Natalie Morales’ Plan B opens in the vein of coming-of-age comedies of the 1980s, particularly in the style of John Hughes’s pictures as ‘Hot Chocolate’s Every 1’s a Winner’ blares our speakers, rapidly setting the light and quirky tone that the comedy will likely adopt.
It tells the (dated) story of best friends Sunny (Kuhoo Verma) and Lupe (Victoria Moroles), who go on a road trip to Planned Parenthood to find a Plan B pill for Sunny after her first sexual encounter goes wrong. Dated, because the film’s framing device has already been exploited in other comedies – most recently in HBO Max’s Unpregnant, in which the two main characters go on a road trip for an abortion instead of seeking a pill. Another reason for it feeling dated is because its comedic bits (and storylines) feel recycled from other coming-of-age teen comedies. If you are not living under a rock, there are some major Booksmart, License to Drive, Pretty in Pink, and Sixteen Candles vibes here.
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While being inspired by these comedies is more than fine ( with the homages towards the beginning being quite apparent) Plan B never moves away from a formulaic structure. It seems to be too stuck on paying tribute to the greatest coming-of-age screenwriter that it forgets that it needs to be its own film.
That’s not saying the film doesn’t have any merits—they mostly come from Kuhoo Verma and Victoria Moroles’ electric chemistry as Sunny and Lupe, respectively. Many laugh-out-loud sequences involve their characters and their incredible sense of comedic timing, most notably in a sequence with Broken Lizard’s Jay Chandrasekhar, whose ironic tone is as effective as in the Super Troopers movies.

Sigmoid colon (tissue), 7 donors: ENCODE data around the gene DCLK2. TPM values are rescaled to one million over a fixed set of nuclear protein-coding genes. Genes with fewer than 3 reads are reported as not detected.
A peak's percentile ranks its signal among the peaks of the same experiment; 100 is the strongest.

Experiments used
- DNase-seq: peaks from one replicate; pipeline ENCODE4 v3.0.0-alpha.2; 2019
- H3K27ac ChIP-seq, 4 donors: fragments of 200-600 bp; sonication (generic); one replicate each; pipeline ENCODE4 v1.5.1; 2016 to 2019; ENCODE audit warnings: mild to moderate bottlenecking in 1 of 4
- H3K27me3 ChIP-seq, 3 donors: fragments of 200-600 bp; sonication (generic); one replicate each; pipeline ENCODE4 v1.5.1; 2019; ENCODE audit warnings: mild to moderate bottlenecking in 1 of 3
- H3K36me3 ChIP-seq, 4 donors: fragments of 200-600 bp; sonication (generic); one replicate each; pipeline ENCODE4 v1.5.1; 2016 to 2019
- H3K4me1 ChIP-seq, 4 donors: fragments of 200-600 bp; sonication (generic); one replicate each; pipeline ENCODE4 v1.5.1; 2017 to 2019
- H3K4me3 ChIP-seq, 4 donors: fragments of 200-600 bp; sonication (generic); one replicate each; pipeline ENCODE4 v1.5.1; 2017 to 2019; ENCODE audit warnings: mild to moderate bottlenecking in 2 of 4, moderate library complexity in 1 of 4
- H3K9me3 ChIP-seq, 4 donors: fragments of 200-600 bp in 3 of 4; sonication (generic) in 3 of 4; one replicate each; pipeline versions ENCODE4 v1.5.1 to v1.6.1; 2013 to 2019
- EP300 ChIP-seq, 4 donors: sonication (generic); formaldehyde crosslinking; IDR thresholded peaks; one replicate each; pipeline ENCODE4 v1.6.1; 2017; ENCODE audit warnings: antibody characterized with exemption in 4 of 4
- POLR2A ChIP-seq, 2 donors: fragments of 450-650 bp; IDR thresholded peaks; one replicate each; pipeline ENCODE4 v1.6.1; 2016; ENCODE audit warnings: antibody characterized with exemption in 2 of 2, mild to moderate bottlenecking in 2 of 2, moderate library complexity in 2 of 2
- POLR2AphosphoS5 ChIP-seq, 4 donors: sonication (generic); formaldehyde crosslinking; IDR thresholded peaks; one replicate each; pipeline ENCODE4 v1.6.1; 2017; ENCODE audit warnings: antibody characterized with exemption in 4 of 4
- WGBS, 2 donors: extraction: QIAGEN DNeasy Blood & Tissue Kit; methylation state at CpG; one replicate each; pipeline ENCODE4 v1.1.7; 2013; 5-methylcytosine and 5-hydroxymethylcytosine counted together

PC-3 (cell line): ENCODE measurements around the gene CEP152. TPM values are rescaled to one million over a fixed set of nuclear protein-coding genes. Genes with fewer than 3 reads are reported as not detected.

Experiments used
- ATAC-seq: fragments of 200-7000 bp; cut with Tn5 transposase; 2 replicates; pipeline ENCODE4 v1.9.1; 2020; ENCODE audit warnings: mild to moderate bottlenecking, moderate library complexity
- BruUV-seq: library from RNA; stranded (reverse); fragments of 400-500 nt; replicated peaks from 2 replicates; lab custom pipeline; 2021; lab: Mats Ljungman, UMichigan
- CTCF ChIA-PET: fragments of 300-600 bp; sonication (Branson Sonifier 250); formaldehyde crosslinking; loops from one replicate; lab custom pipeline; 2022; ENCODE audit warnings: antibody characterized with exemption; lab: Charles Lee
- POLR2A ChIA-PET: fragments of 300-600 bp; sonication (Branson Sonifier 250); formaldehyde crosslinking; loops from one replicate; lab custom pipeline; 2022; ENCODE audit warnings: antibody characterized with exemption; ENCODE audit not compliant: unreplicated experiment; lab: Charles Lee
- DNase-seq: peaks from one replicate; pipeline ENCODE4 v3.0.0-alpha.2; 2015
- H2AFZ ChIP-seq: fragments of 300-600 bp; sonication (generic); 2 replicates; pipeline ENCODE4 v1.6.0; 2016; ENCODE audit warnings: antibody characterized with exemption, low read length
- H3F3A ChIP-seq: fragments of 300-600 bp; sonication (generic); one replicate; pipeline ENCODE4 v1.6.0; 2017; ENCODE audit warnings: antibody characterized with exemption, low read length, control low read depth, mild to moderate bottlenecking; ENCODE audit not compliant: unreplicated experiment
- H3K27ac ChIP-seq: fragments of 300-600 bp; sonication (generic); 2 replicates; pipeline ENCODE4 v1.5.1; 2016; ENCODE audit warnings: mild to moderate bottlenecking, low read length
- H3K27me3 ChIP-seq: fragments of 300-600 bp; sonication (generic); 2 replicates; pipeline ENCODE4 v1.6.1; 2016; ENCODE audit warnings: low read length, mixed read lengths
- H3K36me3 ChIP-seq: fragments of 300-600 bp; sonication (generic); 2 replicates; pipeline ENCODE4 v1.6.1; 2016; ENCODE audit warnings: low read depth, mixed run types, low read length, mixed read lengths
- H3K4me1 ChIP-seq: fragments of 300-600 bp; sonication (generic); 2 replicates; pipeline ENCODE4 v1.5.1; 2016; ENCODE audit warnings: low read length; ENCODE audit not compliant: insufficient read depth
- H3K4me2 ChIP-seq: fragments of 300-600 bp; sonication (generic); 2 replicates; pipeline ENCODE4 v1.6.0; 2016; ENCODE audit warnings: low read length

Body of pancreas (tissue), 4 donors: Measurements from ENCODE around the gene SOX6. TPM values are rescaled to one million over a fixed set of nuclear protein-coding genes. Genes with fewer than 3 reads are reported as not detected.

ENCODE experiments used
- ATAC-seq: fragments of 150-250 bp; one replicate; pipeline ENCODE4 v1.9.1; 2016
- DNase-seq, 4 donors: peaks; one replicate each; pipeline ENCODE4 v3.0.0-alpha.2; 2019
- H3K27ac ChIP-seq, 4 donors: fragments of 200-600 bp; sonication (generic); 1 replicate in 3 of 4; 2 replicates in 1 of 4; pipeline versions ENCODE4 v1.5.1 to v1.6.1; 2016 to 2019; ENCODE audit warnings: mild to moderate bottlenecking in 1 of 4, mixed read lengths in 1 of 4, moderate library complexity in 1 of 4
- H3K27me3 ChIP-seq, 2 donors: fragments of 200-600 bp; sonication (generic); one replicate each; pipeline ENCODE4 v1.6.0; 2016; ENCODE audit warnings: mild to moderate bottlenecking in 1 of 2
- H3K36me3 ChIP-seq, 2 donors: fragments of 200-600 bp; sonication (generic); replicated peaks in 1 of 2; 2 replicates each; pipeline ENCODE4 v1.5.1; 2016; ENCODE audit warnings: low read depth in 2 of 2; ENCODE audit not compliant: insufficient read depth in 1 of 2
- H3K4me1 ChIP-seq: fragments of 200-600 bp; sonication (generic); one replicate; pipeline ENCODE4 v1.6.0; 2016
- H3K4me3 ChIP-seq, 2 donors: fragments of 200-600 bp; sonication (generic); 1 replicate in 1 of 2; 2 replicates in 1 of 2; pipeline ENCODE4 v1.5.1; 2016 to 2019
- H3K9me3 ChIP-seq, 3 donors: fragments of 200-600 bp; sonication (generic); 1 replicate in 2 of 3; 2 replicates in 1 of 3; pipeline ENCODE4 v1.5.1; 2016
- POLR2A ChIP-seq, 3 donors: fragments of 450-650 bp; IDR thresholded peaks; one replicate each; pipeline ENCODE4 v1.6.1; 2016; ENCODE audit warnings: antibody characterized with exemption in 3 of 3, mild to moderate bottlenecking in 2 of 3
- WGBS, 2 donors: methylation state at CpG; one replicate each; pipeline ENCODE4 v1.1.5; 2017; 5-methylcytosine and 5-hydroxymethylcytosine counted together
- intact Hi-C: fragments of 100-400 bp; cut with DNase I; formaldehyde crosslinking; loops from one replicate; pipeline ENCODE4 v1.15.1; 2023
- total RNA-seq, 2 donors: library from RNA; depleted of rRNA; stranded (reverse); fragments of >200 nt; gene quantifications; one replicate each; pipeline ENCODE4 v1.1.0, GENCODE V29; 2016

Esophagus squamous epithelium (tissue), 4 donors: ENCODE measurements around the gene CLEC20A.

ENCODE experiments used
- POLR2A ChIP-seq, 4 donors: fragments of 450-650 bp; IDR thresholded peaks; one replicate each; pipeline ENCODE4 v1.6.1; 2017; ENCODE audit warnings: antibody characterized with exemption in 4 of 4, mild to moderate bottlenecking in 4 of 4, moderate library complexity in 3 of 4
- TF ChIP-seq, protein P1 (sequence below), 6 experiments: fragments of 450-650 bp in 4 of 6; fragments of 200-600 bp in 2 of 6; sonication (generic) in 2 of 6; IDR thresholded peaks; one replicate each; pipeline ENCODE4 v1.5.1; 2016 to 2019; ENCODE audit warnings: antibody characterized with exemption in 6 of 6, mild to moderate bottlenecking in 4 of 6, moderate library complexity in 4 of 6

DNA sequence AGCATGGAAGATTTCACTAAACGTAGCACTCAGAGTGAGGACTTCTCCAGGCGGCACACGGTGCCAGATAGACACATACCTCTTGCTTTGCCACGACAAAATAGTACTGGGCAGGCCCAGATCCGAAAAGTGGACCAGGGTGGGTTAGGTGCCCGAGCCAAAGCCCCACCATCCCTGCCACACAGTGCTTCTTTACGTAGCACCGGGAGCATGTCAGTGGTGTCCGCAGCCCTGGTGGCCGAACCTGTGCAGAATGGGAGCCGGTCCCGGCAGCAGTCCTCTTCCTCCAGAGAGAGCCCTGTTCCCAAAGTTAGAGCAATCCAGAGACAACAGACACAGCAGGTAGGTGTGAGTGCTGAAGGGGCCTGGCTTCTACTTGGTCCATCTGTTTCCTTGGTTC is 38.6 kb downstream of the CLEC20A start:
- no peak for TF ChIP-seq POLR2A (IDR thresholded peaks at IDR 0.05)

Many of the movie’s more gross-out sequences are amazingly funny, with them progressively becoming more insane as the bit goes along. A scene in which Sunny thinks she needs to perform oral sex to get a fake ID from a drug dealer is the film’s highlight, as it slowly goes into a direction I absolutely did not expect (I’ve already said too much about the bit, so will refrain from further elaborating right here).
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It’s the kind of wild, zany comedy that Olivia Wilde or, most recently, Jason Woliner and Kitao Sakurai, weren’t afraid to showcase in Booksmart, Borat Subsequent Moviefilm, and Bad Trip, respectively. These are examples where the film would fully bathe in the absurdity of the sequence no matter how uncomfortable and/or gross the situation is. It doesn’t really matter if it’s uncomfortable, as long as it produces big laughs. Two drawn-out sequences (including the drug dealer bit) are the film’s best moments, moving away from a predictable story to create memorable and laugh-out-loud humor.
The physical bits of Plan B are funny as heck but not as much as the film’s verbal humor. Whilst Verma and Moroles give great chemistry together, the script written by Joshua Levy and Prathiksha Srinivasan is riddled with clichés and character progressions taken straight out of the “Coming-of-age for dummies” playbook.